Employment in the ad-supported internet ecosystem doubled over the past four years to 5.1 million, making it one of the most dynamic sectors in the recessionary American economy, according to a study by researchers at the Harvard University Business School, commissioned by the Interactive Advertising Bureau (IAB).
The ecosystem contributed $530 billion to the U.S. economy last year, close to double 2007 figures, and accounted for 3.7 percent of the U.S. gross domestic product (GDP), an uptick from 2.1 percent four years ago.
While growth was fast in the consumer-facing layer among the household names like Facebook, YouTube, and Twitter, it was even faster in the less glamorous layer that supports them. Jobs grew fastest in digital advertising agencies, ad networks, ad exchanges, customer analytics firms, and listening platforms. The engine of growth was not just firms like Twitter, but firms that used their data.
Economic impact of the Internet
These key findings are from the 2012 “Economic Value of the Advertising-Supported Internet Ecosystem,” a comprehensive update to a study by the same name released by IAB in 2009, reviewing data from 2007. John Deighton, Harold M. Brierley Professor of Business Administration, Harvard Business School, who helped lead the previous version, directed the current study, with Leora D. Kornfeld, Research Associate, Harvard Business School, serving as principal investigator.
“The substantial economic impact of the internet – through its evolution and dynamism – has been born out by this study,” said Professor Deighton.
“Once accessed only from large desktop machines that connected the office or home to the world, the internet, thanks to mobile phones and tablets, has become ubiquitous. And looking to the future, features such as constant connectivity and location sensing hold the promise of unanticipated opportunities abound for technological development and new user experiences that build on the features of constant connectivity and participation.”
The report shows New York and California as home to the headquarters of the largest number of U.S. internet firms. This result is unsurprising given the renown of Madison Avenue and Silicon Valley as digital business hubs.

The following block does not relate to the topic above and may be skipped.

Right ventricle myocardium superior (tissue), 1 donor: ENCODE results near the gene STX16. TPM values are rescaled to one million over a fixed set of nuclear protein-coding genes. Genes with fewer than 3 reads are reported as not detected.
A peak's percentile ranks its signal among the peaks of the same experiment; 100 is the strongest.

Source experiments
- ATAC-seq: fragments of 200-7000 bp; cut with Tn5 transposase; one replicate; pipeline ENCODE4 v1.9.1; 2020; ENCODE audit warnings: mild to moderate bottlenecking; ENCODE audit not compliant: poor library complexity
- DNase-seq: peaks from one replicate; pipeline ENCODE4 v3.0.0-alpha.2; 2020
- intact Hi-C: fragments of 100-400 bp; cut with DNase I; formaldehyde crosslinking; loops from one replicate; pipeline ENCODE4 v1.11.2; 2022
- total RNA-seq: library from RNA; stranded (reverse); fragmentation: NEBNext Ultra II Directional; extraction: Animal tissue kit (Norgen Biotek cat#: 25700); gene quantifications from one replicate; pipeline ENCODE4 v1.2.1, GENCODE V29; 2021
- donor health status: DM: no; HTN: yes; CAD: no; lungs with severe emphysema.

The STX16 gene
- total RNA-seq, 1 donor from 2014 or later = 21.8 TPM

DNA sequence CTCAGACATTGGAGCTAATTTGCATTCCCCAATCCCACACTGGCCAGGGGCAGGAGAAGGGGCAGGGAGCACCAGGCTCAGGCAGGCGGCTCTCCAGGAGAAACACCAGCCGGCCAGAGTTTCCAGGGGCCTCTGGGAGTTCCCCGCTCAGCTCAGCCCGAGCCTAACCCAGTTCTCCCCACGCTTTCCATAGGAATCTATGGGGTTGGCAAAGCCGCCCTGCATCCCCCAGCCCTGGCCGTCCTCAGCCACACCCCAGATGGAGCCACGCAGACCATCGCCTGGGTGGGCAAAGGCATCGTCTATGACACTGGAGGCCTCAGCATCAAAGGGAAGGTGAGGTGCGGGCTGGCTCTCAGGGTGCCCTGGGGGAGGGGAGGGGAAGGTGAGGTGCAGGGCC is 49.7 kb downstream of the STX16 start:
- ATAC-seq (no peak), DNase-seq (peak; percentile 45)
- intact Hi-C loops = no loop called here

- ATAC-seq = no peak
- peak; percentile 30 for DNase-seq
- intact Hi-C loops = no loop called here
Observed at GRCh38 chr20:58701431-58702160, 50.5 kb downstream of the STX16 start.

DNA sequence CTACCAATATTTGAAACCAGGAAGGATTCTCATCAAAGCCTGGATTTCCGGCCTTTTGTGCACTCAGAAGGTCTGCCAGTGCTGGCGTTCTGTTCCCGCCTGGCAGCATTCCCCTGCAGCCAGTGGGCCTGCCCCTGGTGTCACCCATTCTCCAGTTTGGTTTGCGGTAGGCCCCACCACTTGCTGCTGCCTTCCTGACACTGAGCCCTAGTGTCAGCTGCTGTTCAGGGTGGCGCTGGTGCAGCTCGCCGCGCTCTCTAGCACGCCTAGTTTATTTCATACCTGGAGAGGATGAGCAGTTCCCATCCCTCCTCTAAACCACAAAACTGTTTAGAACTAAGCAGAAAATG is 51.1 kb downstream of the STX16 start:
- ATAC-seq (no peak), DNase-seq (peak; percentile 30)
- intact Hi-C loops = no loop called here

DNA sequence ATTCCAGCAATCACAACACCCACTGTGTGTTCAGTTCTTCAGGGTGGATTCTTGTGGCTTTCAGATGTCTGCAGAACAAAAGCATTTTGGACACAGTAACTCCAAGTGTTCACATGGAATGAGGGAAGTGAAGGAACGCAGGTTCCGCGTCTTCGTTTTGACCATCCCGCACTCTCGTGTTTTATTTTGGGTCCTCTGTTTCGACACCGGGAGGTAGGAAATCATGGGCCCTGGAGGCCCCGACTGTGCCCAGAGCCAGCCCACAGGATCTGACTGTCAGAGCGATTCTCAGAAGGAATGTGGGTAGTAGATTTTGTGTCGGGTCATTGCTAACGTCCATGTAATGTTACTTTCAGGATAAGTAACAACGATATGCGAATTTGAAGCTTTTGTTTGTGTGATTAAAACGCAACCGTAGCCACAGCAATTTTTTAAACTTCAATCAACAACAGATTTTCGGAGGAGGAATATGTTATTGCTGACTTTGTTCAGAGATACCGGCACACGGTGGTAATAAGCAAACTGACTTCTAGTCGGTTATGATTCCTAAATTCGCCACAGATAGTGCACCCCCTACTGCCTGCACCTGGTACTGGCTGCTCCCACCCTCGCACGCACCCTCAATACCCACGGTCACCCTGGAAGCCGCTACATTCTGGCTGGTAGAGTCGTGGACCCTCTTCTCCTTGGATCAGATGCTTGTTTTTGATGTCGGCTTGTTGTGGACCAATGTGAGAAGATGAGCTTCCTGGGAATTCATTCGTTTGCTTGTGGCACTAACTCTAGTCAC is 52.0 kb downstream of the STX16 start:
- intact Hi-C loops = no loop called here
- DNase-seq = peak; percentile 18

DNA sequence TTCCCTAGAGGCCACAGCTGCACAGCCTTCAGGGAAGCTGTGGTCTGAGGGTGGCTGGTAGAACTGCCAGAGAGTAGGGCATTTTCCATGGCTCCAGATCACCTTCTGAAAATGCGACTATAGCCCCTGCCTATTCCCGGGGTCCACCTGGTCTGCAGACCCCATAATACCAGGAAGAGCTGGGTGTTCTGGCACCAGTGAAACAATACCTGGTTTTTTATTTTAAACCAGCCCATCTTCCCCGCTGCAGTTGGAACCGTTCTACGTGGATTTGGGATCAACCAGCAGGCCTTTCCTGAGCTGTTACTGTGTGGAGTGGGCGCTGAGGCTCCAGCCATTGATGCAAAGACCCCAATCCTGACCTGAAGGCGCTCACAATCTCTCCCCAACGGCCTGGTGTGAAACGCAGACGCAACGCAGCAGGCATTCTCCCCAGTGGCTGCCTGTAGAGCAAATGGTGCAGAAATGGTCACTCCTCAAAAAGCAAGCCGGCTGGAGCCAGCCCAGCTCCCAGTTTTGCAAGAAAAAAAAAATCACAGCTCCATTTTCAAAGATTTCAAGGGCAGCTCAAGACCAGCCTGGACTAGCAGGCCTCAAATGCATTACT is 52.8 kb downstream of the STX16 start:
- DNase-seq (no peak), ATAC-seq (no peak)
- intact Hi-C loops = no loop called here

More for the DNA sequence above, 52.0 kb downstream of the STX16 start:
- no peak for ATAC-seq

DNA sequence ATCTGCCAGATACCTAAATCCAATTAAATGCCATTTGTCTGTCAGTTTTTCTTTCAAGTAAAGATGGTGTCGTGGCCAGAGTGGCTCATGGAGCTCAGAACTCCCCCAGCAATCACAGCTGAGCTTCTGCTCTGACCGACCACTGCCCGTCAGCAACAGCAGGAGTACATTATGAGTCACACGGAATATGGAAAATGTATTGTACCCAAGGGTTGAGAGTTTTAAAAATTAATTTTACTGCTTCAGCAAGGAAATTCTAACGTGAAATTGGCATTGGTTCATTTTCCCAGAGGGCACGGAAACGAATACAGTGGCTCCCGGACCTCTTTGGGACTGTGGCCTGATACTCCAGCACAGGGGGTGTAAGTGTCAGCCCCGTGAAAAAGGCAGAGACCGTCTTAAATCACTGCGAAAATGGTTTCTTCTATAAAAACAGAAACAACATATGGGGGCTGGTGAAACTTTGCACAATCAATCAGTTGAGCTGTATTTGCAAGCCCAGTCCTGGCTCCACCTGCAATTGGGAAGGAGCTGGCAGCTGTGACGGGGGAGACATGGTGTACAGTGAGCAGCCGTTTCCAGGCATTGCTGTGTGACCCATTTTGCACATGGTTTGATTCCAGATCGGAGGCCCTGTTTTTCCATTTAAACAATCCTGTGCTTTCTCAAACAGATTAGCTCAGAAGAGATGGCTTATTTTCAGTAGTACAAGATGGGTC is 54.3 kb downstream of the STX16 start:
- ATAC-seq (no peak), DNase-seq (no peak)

More light is shed upon the broad scope of the industry, revealing Washington, Massachusetts, and Illinois as the next three most digital-friendly states.
In total, nine states are the sites of headquarters that account for 72 percent of attributed employment, although the jobs themselves were dispersed across other states in the union:Even more impressive perhaps is the fact that as in the prior report, every congressional district in the U.S. was home to at least a handful of companies within the internet ecosystem, and many had thousands of such companies.
The services that support internet entrepreneurs have allowed businesses to be sited far from the traditional centers of industrial employment. Montana, for example, a state best known for agriculture, supports more Internet ecosystem businesses (from one-man shops to larger companies) than New York City’s 8th congressional district, which constitutes the majority of Manhattan’s west side and southern tip, as well as parts of Brooklyn.
Sole proprietors and very small firms were cited as big winners:
- They contributed 375,000 full time equivalent jobs to the 2 million in the internet ecosystem.
- Many were selling on Amazon, eBay and Etsy. Many others were self-employed web designers, writers and programmers.
- App development alone accounted for 35,000 full-time equivalent jobs, and the number of moonlighters was an order of magnitude larger.
- Job creation was highly dispersed, with less growth in aggregate and in percentage terms in the megaplexes of Google, Microsoft and Yahoo! than in the tiny entrepreneurial ventures across every state and county, which themselves are enabled by cloud computing, merchant platform services such as Amazon, brokers such as Craigslist, advertising media like YouTube, small finance providers like Kickstarter, payment facilitators such as Square, and social networks, recommendation engines, and search engines that have helped small sellers to find customers even though they lack the resources to build broadly recognized brands.
“The rapid growth of the ad-supported internet has become a major driver in the U.S. economy,” said Randall Rothenberg, President and CEO, IAB. “All this, despite a challenging economic climate. With encouragement from regulators and legislators in Washington, D.C. and other world capitals, there is no doubt that the interactive marketplace will bring an even greater number of jobs into the fold – not only in America, but across the globe – providing strong economic value in the years to come.”
“The extraordinary work by Professor Deighton and his team shows very clearly that the thriving internet ecosystem, sustained by digital advertising, is a powerful, economic engine for the overall U.S. economy,” said Sherrill Mane, Senior Vice President, Research, Analytics and Measurement, IAB.
“Job creation and sustained economic growth along with the many socially positive outcomes enabled by this ecosystem are a testament to the interactive industry’s creativity and innovation.”
The study also looked at the employment and economic impact of the ad-supported internet by company sector. The research divided the internet ecosystem into 12 different types of companies, within which four different category layers were identified to determine the meaningful revenue and employment figures:
- Kauffman study says: startups are major job creation engine
- Study names top ten states for “app economy” jobs
- Small businesses are large majority of U.S. employers, report says
- Small business employment, revenues, decline slightly
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